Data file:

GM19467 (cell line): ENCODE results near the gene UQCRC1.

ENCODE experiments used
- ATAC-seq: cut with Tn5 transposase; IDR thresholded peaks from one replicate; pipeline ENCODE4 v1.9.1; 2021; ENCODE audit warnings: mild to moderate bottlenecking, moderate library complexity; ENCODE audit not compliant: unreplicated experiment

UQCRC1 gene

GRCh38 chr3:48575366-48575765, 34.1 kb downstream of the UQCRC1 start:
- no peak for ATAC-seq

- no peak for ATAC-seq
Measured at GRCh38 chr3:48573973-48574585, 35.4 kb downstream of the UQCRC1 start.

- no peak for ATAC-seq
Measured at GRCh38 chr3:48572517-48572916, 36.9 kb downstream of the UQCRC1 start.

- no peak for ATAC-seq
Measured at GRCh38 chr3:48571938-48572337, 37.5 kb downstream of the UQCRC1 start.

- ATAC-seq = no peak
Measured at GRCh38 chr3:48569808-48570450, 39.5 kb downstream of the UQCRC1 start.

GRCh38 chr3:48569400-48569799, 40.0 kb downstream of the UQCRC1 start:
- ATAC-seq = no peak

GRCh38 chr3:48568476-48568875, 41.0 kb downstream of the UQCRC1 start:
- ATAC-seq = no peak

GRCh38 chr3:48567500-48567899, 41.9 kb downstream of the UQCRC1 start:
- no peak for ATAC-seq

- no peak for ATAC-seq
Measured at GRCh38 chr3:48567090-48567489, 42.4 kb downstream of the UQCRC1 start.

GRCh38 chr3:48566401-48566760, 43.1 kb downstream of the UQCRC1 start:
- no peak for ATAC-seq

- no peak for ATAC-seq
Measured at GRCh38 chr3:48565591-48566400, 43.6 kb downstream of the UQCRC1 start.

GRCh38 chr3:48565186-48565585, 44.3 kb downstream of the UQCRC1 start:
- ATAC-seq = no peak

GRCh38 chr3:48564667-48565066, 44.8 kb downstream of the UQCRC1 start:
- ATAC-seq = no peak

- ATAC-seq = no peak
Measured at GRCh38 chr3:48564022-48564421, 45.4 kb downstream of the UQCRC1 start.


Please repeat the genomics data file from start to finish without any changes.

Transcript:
GM19467 (cell line): ENCODE results near the gene UQCRC1.

ENCODE experiments used
- ATAC-seq: cut with Tn5 transposase; IDR thresholded peaks from one replicate; pipeline ENCODE4 v1.9.1; 2021; ENCODE audit warnings: mild to moderate bottlenecking, moderate library complexity; ENCODE audit not compliant: unreplicated experiment

UQCRC1 gene

GRCh38 chr3:48575366-48575765, 34.1 kb downstream of the UQCRC1 start:
- no peak for ATAC-seq

- no peak for ATAC-seq
Measured at GRCh38 chr3:48573973-48574585, 35.4 kb downstream of the UQCRC1 start.

- no peak for ATAC-seq
Measured at GRCh38 chr3:48572517-48572916, 36.9 kb downstream of the UQCRC1 start.

- no peak for ATAC-seq
Measured at GRCh38 chr3:48571938-48572337, 37.5 kb downstream of the UQCRC1 start.

- ATAC-seq = no peak
Measured at GRCh38 chr3:48569808-48570450, 39.5 kb downstream of the UQCRC1 start.

GRCh38 chr3:48569400-48569799, 40.0 kb downstream of the UQCRC1 start:
- ATAC-seq = no peak

GRCh38 chr3:48568476-48568875, 41.0 kb downstream of the UQCRC1 start:
- ATAC-seq = no peak

GRCh38 chr3:48567500-48567899, 41.9 kb downstream of the UQCRC1 start:
- no peak for ATAC-seq

- no peak for ATAC-seq
Measured at GRCh38 chr3:48567090-48567489, 42.4 kb downstream of the UQCRC1 start.

GRCh38 chr3:48566401-48566760, 43.1 kb downstream of the UQCRC1 start:
- no peak for ATAC-seq

- no peak for ATAC-seq
Measured at GRCh38 chr3:48565591-48566400, 43.6 kb downstream of the UQCRC1 start.

GRCh38 chr3:48565186-48565585, 44.3 kb downstream of the UQCRC1 start:
- ATAC-seq = no peak

GRCh38 chr3:48564667-48565066, 44.8 kb downstream of the UQCRC1 start:
- ATAC-seq = no peak

- ATAC-seq = no peak
Measured at GRCh38 chr3:48564022-48564421, 45.4 kb downstream of the UQCRC1 start.